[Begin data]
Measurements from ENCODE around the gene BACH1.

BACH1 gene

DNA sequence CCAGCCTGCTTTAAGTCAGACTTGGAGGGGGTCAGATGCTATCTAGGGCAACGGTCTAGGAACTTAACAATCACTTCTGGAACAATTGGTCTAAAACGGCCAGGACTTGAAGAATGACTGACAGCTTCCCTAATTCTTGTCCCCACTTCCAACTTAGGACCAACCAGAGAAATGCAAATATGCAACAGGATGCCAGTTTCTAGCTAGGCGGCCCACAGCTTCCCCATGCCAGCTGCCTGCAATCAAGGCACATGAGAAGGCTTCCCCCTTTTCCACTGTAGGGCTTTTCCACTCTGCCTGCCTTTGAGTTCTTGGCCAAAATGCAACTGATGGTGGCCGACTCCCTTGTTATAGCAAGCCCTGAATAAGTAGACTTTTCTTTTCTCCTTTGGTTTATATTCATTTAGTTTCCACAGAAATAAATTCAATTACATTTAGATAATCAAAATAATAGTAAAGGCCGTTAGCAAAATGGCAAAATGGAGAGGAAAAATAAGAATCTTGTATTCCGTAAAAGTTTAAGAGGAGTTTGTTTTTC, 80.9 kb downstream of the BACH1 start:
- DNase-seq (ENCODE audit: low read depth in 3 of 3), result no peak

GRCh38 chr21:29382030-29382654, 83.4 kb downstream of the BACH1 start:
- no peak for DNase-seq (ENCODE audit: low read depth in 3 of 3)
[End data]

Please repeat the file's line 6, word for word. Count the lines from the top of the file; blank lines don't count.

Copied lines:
- no peak for DNase-seq (ENCODE audit: low read depth in 3 of 3)